Lying Is the Easy Way: But Is It the Best Way?



Ryan and Kristin had been going out for two years and they really missed each

other now that Ryan was in college. Kristin talked her parents in to letting her go and

visit Ryan as long as she found a girl there to stay with. Ryan did not really know a girl

for her to stay with, plus they wanted to stay together. So, Kristin just gave her parents

Jami's room and telephone number (a girl that Ryan knew), with no intention of staying

there. That weekend, Kristin drove over to see Ryan. They toured the campus, saw some

movies, and had a lot of fun. On Sunday it was time for Kristin to go home. When she

got there, her family was nowhere to be found. She got worried and called the police. It

turned out that they had been in a terrible accident killing her mom and dad instantly.

Her brother and sister were in need of medical attention, but they could not operate with

out a family member's consent. They had tried calling Kristin at the number that she

gave her parents, but could not reach her. So, now her brother and sister are both in a

coma and she feels that it is all her fault. If only she would not have lied her brother and

sister could be okay today. Now she has no family to be with.

In my example above, you could see how lying provided immediate

gratification but then the consequences were detrimental. In contrast, Sakai and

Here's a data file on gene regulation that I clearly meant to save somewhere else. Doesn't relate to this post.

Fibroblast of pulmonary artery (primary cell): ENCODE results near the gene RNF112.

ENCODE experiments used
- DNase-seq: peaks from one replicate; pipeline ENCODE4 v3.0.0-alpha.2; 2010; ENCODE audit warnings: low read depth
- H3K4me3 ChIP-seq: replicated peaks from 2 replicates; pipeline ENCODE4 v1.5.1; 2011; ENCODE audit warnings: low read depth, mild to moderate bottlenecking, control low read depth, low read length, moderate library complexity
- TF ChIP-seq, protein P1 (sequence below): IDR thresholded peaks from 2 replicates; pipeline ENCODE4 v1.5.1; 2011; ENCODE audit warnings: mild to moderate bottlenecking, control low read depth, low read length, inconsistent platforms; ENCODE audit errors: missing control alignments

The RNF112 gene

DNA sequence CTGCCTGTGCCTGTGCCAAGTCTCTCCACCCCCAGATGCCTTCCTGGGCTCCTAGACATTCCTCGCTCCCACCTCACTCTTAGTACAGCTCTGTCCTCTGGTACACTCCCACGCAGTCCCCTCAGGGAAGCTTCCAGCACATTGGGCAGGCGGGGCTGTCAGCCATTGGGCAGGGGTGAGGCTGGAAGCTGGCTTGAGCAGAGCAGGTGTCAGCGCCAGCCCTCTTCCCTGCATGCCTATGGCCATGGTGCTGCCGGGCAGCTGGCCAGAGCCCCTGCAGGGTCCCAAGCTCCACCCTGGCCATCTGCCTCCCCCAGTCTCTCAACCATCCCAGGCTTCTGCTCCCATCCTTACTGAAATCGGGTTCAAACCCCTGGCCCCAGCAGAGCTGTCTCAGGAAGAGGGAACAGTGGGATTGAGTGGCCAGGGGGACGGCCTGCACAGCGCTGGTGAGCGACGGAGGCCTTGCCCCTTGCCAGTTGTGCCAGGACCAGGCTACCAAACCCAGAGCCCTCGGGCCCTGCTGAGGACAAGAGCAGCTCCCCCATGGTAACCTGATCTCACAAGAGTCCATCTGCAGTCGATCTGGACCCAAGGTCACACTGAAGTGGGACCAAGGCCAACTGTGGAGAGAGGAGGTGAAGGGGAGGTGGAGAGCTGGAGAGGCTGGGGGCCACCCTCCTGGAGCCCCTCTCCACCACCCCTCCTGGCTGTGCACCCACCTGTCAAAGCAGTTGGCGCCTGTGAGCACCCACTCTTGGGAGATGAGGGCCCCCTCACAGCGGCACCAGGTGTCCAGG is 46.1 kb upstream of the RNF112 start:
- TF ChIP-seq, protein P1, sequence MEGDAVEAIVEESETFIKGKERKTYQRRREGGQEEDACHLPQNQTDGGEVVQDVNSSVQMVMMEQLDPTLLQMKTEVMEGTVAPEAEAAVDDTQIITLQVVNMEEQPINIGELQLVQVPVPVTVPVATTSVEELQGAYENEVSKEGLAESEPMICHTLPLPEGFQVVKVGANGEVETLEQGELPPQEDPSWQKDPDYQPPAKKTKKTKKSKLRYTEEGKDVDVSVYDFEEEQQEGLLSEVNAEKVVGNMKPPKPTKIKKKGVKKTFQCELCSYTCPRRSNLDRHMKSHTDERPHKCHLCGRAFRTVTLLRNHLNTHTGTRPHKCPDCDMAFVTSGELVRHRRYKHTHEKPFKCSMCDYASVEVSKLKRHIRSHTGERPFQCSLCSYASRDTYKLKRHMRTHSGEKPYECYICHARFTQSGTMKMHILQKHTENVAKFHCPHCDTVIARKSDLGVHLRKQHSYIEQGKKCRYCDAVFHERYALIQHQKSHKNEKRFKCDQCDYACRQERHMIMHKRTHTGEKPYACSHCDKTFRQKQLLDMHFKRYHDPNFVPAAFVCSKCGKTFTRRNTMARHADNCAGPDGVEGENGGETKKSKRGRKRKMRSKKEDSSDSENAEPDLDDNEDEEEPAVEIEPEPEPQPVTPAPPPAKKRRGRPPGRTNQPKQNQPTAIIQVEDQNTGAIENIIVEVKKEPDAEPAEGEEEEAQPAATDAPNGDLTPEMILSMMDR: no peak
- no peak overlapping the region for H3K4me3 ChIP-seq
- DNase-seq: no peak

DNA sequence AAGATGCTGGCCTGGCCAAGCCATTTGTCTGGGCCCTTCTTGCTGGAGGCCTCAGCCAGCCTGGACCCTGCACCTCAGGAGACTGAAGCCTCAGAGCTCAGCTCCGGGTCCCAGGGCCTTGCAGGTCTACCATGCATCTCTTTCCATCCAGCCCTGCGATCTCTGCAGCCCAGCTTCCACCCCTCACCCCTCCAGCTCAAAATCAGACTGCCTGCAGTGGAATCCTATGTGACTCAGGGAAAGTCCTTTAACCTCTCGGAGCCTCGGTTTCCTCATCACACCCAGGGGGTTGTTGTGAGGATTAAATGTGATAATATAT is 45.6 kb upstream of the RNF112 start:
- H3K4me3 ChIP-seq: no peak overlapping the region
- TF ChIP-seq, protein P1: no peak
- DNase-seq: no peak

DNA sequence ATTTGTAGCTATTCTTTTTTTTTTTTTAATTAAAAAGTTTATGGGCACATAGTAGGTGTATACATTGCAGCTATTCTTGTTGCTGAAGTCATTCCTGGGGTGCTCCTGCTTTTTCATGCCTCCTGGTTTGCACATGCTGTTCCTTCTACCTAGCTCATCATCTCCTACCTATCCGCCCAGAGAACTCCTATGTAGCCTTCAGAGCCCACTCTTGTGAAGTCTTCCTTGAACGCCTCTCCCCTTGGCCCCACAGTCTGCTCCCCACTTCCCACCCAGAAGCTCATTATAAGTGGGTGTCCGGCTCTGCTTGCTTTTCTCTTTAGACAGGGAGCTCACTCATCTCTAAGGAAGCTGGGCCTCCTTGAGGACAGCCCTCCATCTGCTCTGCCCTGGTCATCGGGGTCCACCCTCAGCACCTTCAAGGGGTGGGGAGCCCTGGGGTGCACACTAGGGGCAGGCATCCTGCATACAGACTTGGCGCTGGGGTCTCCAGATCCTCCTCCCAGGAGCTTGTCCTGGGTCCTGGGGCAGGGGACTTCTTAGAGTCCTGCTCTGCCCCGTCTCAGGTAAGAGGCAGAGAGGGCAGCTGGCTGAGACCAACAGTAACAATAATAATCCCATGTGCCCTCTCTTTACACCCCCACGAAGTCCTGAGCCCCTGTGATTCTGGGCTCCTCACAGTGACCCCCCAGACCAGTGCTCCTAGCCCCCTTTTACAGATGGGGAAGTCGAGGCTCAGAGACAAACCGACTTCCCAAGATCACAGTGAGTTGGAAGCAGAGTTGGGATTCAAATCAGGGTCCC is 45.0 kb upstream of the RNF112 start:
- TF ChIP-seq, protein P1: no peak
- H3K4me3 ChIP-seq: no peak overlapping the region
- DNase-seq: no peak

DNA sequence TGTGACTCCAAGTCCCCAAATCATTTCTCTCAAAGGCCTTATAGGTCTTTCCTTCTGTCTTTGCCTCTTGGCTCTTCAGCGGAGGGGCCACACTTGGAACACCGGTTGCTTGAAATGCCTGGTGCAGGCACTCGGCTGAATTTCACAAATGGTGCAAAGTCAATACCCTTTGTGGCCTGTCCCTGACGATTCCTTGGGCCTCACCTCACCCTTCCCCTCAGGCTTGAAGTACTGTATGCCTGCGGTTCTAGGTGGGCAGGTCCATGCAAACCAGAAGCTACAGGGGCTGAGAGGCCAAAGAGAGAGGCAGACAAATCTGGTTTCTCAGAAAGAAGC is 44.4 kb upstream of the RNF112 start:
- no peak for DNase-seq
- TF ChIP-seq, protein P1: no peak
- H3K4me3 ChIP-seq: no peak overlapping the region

Ide talk about how lying is the answer to your problems and the least amount of

effort you put forth the better. I disagree with Sakai and Ide in that lying is not




the best answer, because lying usually postpones problems and could make them

worse. I think that you should always put forth your best effort anyway, it will

get you ahead in life.


In their 1998 book, "The Art of Lying", Kazuo Sakai and Nakana Ide argue:

It is easy to get bogged down when you are entangled in a number of

problems. You begin to wonder just how you can ever extricate yourself

from them! The answer is to learn how to lie well. Just use a lie and say

something that you know very well is not true to the people around you,

and even to yourself. We have all been taught since childhood that one

should be diligent and sincere, and put forth our best efforts at all times.

But unfortunately, effort and sincerity alone will not help us lead life

easily in our own society. If a problem can be solved easily then extra

effort is not necessary. If you can get along well at work and with your

partner, then why hold on to sincerity as a symbol alone?


As you can see, lying may seem appropriate in some situations, but in The

Art of Lying, Sakai and Ide state that lying is the best and easiest answer; the less

effort the better. In the article "In What Mode Faith Should Be Kept by Princes,"

by Niccolo Machiavelli, he describes how leaders should appear truthful, but to be

effective they may need to be deceitful on some issues. In the article

"Reenactment and Docudramas, or No News Is Still News," Neil Postman and

Steve Powers display how the news programs are using possibly deceptive media



forms. For example, when the media uses clips from the movies to illustrate the

current news.

I think that lying is just an easy way out and not the best answer. As you

saw in my example, Kristen had a good time until she saw how it affected her

family. Lies might look like they have solved a problem at first, but in time, that

problem or a worse one will most likely resurface. In many instances, that

problem, which may have only been minor, can become more complex.